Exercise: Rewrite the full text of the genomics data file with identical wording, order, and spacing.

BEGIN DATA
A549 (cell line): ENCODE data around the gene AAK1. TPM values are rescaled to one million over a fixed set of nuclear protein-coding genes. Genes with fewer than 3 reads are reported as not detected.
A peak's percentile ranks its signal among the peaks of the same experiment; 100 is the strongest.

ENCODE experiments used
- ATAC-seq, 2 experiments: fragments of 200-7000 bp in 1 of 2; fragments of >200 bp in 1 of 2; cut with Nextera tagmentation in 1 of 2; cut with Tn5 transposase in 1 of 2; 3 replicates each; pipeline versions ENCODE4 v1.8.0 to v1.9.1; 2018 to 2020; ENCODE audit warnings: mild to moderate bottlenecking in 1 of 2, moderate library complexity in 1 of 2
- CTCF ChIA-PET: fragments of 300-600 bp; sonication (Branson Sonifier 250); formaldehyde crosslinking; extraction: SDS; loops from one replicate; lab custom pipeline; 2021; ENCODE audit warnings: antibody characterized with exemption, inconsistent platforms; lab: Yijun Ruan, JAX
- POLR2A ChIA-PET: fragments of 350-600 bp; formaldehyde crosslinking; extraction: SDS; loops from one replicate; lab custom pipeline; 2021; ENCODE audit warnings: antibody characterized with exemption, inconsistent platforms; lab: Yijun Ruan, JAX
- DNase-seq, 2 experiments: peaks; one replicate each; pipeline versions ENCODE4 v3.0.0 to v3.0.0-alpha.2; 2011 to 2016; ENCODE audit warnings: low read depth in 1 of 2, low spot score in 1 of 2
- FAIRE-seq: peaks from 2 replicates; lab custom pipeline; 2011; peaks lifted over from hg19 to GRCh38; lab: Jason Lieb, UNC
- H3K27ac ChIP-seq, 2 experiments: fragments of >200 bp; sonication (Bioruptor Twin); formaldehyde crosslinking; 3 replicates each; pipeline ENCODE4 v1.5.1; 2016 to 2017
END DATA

A549 (cell line): ENCODE data around the gene AAK1. TPM values are rescaled to one million over a fixed set of nuclear protein-coding genes. Genes with fewer than 3 reads are reported as not detected.
A peak's percentile ranks its signal among the peaks of the same experiment; 100 is the strongest.

ENCODE experiments used
- ATAC-seq, 2 experiments: fragments of 200-7000 bp in 1 of 2; fragments of >200 bp in 1 of 2; cut with Nextera tagmentation in 1 of 2; cut with Tn5 transposase in 1 of 2; 3 replicates each; pipeline versions ENCODE4 v1.8.0 to v1.9.1; 2018 to 2020; ENCODE audit warnings: mild to moderate bottlenecking in 1 of 2, moderate library complexity in 1 of 2
- CTCF ChIA-PET: fragments of 300-600 bp; sonication (Branson Sonifier 250); formaldehyde crosslinking; extraction: SDS; loops from one replicate; lab custom pipeline; 2021; ENCODE audit warnings: antibody characterized with exemption, inconsistent platforms; lab: Yijun Ruan, JAX
- POLR2A ChIA-PET: fragments of 350-600 bp; formaldehyde crosslinking; extraction: SDS; loops from one replicate; lab custom pipeline; 2021; ENCODE audit warnings: antibody characterized with exemption, inconsistent platforms; lab: Yijun Ruan, JAX
- DNase-seq, 2 experiments: peaks; one replicate each; pipeline versions ENCODE4 v3.0.0 to v3.0.0-alpha.2; 2011 to 2016; ENCODE audit warnings: low read depth in 1 of 2, low spot score in 1 of 2
- FAIRE-seq: peaks from 2 replicates; lab custom pipeline; 2011; peaks lifted over from hg19 to GRCh38; lab: Jason Lieb, UNC
- H3K27ac ChIP-seq, 2 experiments: fragments of >200 bp; sonication (Bioruptor Twin); formaldehyde crosslinking; 3 replicates each; pipeline ENCODE4 v1.5.1; 2016 to 2017